March 17 Energy News

March 17, 2016

Science and Technology:

¶ Nearly a quarter of all deaths around the world are caused by living and working in toxic and polluted environments, and the worst affected are children, the poor, and the elderly, according to a new report released by the World Health Organization (WHO). [CommonDreams]

A child scavenges for coal scraps in a slum in Manila. (Photo: Adam Cohn / flickr / cc.)

A child scavenges for coal scraps in a slum in Manila.
(Photo: Adam Cohn / flickr / cc.)

¶ NOAA’s Mauna Loa Observatory in Hawaii reported a spike in CO2 levels this week, 3.05 ppm, which was the largest year-to-year increase ever observed in the 56 years of recording and research done at the station. It was the fourth consecutive year that CO2 grew more than 2 ppm. [CleanTechnica]

World:

¶ Ontario’s Independent Electricity System Operator awarded around 140 MW of new solar energy project contracts at a weighted average price of CAN$0.1567/kWh (US$0.12/kWh). The solar energy allocation in the tender was oversubscribed, with 1,742 MW of bids. [CleanTechnica]

Ontario. Image by Dennis Jarvis (some right reserved)

Ontario. Image by Dennis Jarvis (some right reserved)

¶ Acciona Energía is providing adjustment services to the Spanish electricity system by increasing the level of generation by wind power. Traditionally, system adjustment services for the national grid have been provided by conventional technologies, such as thermal or hydropower stations. [reNews]

¶ Japan has seen a heavy shift from atomic to renewable sources since the Great East Japan Earthquake tipped the Fukushima Daiichi nuclear power plant into triple meltdown. But five years after the catastrophe, major issues need addressing for renewable energy to flourish. [The Japan Times]

Wind and solar demonstration field of the National Institute of Advanced Industrial Science and Technology’s Fukushima Renewable Energy Institute. | Kyodo

Wind and solar demonstration field of the National Institute of Advanced Industrial Science and Technology’s Fukushima Renewable Energy Institute. | Kyodo

¶ The UK government presented Budget 2016, giving some details on the planned support for offshore wind in future years, but there was little reason to cheer for renewable energy. The government is criticized for ending renewable incentives while increasing support for fossil fuels. [SeeNews Renewables]

US:

¶ According to TransActive Grid, Brooklyn consumers can transform their homes into connected power stations. The New York startup has developed a consumer-run microgrid – a technology which its founders hope will radically transform the way electricity is bought and sold. [CleanTechnica]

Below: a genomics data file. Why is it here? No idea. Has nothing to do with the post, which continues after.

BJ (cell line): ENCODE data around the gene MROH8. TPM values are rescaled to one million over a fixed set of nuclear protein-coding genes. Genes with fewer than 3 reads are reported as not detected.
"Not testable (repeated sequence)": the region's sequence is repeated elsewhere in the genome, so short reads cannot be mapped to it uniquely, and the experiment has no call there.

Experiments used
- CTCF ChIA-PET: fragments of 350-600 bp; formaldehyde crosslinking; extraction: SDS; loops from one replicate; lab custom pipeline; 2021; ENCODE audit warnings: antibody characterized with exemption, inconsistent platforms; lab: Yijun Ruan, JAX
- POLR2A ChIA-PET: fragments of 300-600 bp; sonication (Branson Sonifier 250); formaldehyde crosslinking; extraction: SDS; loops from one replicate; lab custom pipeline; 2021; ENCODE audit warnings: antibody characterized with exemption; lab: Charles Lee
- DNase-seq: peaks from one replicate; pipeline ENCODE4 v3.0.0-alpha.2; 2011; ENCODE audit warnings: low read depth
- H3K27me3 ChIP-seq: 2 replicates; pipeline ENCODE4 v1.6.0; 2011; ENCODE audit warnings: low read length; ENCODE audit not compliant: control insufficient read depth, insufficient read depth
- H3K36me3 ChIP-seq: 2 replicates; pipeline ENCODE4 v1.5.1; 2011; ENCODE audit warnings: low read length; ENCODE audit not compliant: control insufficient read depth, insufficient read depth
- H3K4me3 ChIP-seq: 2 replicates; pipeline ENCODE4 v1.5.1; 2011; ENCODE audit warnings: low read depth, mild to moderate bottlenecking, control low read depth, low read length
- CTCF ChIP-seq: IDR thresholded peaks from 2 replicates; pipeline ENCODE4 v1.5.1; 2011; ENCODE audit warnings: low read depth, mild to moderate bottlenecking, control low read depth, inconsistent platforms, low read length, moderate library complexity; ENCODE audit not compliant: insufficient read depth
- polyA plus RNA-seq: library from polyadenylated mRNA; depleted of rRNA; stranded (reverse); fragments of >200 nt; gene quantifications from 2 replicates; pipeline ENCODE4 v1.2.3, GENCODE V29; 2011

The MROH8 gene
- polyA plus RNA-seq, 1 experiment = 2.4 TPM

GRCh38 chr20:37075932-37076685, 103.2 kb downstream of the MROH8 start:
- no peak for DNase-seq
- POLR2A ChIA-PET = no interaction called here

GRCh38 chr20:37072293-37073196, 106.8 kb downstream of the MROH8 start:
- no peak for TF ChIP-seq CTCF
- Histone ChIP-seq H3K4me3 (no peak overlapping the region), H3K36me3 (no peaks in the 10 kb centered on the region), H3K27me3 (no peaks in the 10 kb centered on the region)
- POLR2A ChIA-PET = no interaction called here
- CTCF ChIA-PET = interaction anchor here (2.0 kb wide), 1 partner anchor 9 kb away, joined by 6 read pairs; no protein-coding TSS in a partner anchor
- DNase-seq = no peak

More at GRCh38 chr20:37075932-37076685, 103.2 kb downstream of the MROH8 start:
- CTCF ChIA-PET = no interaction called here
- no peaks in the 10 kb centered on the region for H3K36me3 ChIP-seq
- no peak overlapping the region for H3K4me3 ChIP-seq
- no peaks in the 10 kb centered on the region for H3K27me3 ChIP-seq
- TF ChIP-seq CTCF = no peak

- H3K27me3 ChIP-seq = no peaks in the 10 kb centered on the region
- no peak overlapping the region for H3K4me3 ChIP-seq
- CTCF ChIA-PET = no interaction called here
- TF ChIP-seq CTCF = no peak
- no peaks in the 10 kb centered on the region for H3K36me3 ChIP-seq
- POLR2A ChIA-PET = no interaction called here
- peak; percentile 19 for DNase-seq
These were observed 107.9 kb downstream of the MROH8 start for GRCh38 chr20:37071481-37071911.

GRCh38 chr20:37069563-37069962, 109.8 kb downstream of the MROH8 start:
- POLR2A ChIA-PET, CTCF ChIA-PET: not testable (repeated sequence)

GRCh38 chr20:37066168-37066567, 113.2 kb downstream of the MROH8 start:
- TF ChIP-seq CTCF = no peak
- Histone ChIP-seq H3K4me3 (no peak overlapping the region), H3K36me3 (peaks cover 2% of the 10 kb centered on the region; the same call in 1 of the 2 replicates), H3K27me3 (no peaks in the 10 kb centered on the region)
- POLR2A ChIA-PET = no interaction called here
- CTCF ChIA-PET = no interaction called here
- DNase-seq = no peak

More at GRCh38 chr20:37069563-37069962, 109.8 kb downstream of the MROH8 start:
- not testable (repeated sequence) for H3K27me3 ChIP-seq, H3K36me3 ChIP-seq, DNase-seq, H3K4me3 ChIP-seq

Image Water towers via Shutterstock

Water towers in New York. Image via Shutterstock

¶ Peabody Energy Corp warned it could go bankrupt, signaling the end of an era for listed US corporate coal companies, even as their mines continue to fuel a big chunk of the country’s power stations. Arch Coal Inc, Alpha Natural Resources, Patriot Coal Corp, and Walter Energy are already bankrupt. [Daily News]

¶ ConEdison Solutions, the competitive retail subsidiary of Consolidated Edison, won a $150 million contract for a community aggregation program to provide electricity at low rates to 90,000 residential and small business customers in Westchester County, New York. [Energy Manager Today]

¶ This is likely to be the first year in which natural gas has a higher market share for electricity generation than coal does, federal analysts predict. EIA is predicting that when 2016 ends, natural gas will have generated 33% of the country’s electricity, compared to 32% for coal. [The Hill]

Please click on the image for a larger view.

¶ Federal officials dedicated over 125 square miles in waters off Long Island for wind energy development, pushing forward a renewable energy proposal created by New York utilities. Interior Secretary Sally Jewell said the state has “tremendous” offshore wind potential. [Ledger Independent]

¶ The Ivanpah Solar Electric Generating System, a $2.2 billion solar project in the California desert, isn’t producing the electricity it is contractually required to deliver. PG&E Corp says the solar plant may be forced to shut down if it doesn’t receive a break from state regulators. [Nasdaq]

¶ United Airlines will launch an initiative using biofuel to help power flights running between Los Angeles and San Francisco, with plans to expand to all flights operating out of LAX. It is the first time an American airline will use renewable fuel for regular commercial operations. [Independent Online]

The renewable fuel used to power United's planes will be coming from a Los Angeles refinery operated by AltAir Fuels. AP photo.

The renewable fuel used to power United’s planes will be coming from a Los Angeles refinery operated by AltAir Fuels. AP photo.

¶ In an unusual move, Colorado state regulators verbally rejected a proposed agreement between Xcel Energy Inc and three solar power developers that would have added up to 60 MW of “community solar” power plants in Colorado. The PUC typically approves such agreements. [Denver Business Journal]

¶ A unit Dominion Resources Inc will build a 20-MW solar power facility in Virginia in partnership with Microsoft and the state. “It’s good to be moving forward but we’re not moving fast enough”, said the head of the Virginia chapter of the Sierra Club. The plant will power 5,000 homes. [Examiner Gazette]

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